But about the resolution in the closet, I think a picture says more than words. For anyone who's been up all night bearing their heart to someone they're interested in or developing a relationship with, that feeling of intimacy where time goes away and even loud noises like the music don't matter - that's a real image that the sight of them in the closet conjured. At least, it did for me. Seeing them having a heart-to-heart in the closet always struck me close to the heart, because I know what sorts of difficult things they might have had to admit (both of them). Those things aren't our business to hear! It would almost be embarrassing to have to hear it. Just because the audience feels entitled to know everything as the ultimate voyeur doesn't mean it's what's best for the audience. The job of a storyteller is to get the audience to a destination, not to let them in on every possible detail. I, for one, am very pleased that what Odo and Kira said to each other remained between them, just as things should be between potential lovers.

I know the actors didn't like having these issues resolved in that way, but I think they're wrong as well. They're biased because they want the chance to act out those delicious scenes, but desire can conflict with understanding.
William B
Tue, May 24, 2016, 1:03pm (UTC -6)
I sort of agree with Peter G. on this regarding Odo/Kira, though I go back and forth. I think ultimately I can't quite parse the way they get together in "His Way" after this series of episodes, but for them to reestablish a kind of stability through private dialogue is sort of okay. Re: Luke's point that Odo should not be Chief of Security after this, I agree that in-universe a reassessment of his position would be prudent. However I always got the impression that Sisko et al. did not find out about what happened with Odo here. That Odo linked with the female changeling seems to be a matter of record, at least for Bashir (as his doctor), but the Dominion records do not show that Odo was supposed to be working for the Resistance and it would be up to the Resistance whether or not to talk about what Odo did. I tended to assume that there was a kind of agreement not to talk about it. Certainly I don't think Kira or Odo would want to talk about it.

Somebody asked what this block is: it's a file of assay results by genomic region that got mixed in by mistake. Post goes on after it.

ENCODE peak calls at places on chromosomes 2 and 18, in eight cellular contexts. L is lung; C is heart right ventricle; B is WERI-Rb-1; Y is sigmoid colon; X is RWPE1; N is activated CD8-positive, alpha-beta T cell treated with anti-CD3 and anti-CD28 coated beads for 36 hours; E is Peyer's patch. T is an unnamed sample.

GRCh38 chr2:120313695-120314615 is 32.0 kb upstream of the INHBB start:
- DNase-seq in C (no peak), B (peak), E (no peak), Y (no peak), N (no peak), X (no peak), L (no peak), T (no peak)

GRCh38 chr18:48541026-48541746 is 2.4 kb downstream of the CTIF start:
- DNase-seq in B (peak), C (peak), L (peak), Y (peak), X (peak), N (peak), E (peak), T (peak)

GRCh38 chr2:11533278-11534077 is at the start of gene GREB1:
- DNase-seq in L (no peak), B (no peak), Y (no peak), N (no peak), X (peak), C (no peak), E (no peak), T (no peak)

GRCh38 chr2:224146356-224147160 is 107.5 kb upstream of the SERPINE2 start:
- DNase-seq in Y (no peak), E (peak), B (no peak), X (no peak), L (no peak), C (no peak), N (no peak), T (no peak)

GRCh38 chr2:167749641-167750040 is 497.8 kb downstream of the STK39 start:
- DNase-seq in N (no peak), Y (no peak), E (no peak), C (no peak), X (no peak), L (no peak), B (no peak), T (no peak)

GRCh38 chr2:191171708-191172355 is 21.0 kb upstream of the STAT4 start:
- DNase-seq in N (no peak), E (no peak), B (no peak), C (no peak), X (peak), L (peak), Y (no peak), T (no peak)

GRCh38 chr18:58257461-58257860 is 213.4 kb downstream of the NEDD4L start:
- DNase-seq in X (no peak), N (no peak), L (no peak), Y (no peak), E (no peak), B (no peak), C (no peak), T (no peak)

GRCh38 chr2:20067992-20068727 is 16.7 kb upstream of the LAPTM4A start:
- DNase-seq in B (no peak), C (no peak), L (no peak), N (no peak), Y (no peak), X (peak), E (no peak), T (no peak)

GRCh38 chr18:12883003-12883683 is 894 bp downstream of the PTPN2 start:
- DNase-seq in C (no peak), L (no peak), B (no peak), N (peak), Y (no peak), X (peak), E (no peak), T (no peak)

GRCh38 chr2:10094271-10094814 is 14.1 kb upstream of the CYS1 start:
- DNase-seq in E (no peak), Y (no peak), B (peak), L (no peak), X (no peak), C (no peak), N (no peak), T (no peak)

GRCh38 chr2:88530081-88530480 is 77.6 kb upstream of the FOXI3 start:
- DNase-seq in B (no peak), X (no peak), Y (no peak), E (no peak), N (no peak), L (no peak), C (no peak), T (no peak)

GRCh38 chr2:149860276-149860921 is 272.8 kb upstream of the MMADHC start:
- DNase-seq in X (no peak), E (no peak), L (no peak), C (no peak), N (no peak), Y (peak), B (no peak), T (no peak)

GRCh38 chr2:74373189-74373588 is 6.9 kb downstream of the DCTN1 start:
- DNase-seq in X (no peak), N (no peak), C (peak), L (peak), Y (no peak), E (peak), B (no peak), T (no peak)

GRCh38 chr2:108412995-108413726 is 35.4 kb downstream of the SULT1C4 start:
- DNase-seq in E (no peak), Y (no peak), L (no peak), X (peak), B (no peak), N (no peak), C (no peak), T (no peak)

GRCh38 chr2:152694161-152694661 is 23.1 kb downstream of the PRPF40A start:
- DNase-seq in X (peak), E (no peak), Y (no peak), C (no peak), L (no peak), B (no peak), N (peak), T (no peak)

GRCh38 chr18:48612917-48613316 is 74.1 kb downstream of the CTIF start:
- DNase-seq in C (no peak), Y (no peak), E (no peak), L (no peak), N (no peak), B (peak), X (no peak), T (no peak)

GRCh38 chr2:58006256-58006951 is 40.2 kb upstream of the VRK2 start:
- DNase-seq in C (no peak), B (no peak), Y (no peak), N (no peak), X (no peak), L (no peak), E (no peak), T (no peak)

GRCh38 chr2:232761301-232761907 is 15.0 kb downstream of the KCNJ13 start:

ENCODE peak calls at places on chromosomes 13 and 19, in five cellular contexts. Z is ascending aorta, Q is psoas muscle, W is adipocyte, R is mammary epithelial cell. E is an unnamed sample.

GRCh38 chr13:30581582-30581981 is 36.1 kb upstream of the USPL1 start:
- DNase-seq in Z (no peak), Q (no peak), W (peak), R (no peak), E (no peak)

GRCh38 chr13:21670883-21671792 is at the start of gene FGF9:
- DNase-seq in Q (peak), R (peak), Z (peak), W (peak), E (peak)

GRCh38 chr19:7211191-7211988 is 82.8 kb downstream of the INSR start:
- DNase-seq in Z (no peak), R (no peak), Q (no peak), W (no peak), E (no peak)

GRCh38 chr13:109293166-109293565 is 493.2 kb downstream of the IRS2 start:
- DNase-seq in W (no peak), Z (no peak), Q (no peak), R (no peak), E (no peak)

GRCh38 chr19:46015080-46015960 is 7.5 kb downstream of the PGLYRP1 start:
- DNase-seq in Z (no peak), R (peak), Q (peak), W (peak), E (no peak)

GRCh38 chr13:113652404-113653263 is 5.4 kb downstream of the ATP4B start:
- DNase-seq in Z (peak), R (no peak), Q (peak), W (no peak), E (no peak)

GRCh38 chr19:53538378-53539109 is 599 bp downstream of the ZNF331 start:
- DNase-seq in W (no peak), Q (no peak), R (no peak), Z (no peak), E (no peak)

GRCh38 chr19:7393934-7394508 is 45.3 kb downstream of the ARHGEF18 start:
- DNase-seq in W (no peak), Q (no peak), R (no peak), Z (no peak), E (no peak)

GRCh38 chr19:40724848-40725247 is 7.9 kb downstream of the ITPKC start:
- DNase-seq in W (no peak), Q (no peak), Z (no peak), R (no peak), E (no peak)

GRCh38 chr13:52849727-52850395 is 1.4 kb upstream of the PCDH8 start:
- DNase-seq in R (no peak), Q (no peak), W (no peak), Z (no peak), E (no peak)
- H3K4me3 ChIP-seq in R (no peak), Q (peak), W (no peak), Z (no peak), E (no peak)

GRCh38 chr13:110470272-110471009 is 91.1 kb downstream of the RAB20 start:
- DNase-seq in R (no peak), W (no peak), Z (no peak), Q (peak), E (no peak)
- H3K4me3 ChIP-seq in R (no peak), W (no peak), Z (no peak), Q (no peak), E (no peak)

That does, though, leave Quark, Rom, Leeta and Jake. Odo's non-action basically guarantees a death sentence for Rom (unless, of course, Odo intervenes to save him later), and his redemptive act is enough to go some way to redressing the consequences of his inaction, but is it everything? While Rom and Odo are not close, Quark's relationship with Odo should IMO have been impacted here too. I think we do see some impact, in that I think that Odo's relationship with Quark does seem to be less hostile and more recognizing that the two are both flawed individuals in "Who Mourns for Morn," "His Way" and "The Sound of Her Voice." Quark's knowledge of Odo's years-long pining for Kira and his overt loneliness is maybe how he understands/contextualizes Odo's betrayal.

All that said, in rewatching I was mostly more okay than I thought I would be with the aftermath of Odo's losing himself in the Link. There is a real sense that what happened in the Occupation really tested and transformed all the characters on the station. It reminds me a bit of the speed with which Odo forgives Garak's going over to Tain and even torturing him in "Improbable Cause"/"The Die Is Cast," to the point of even inviting Garak to have lunch sometime at the end of the episode. In addition to the religious experience Peter G. mentions, Kira has just for the first time felt the sting of feeling that she *herself* has perhaps become a collaborator in "Rocks and Shoals," and so she identifies with Odo even as she despises what he did, and in that "what about the Link?" moment in "Sacrifice of Angels" she also shows she recognizes what it is Odo has given up.

A lot of what I really like about this Occupation arc is that it is essentially a way for the show to reprise the Cardassian Occupation with some of the roles shifted and characters learning some unpleasant truths about themselves. After all, the lineup includes Kira, Odo, Dukat, Quark, and Rom, all of whom eventually find themselves on the opposite side of where they were before. And while "it is order you believe in, not justice" has been hanging over Odo since season three, I think this episode in particular is what finally demolishes the idea that Odo is some sort of incorruptible figure, while still allowing him to make a "real" choice to pick a side in the next few episodes.
William B
Tue, May 24, 2016, 1:26pm (UTC -6)
By "all of them find themselves on the opposite side" I should qualify that at some point or another during the second occupation they are in a position very unfamiliar to where they were during the first occupation, but certainly not always or even most of the time. (E.g. Kira mostly works for the Resistance but only after realizing she sees herself as a Collaborator; Quark tries to play neutral like he did before but this time he cannot; Odo tries to be for justice but collapses into his personal/spiritual connection with the Founder until his love for Kira brings his moral feeling for solids back. Just a summary, not meant to be exhaustive.)
William B
Tue, May 24, 2016, 2:28pm (UTC -6)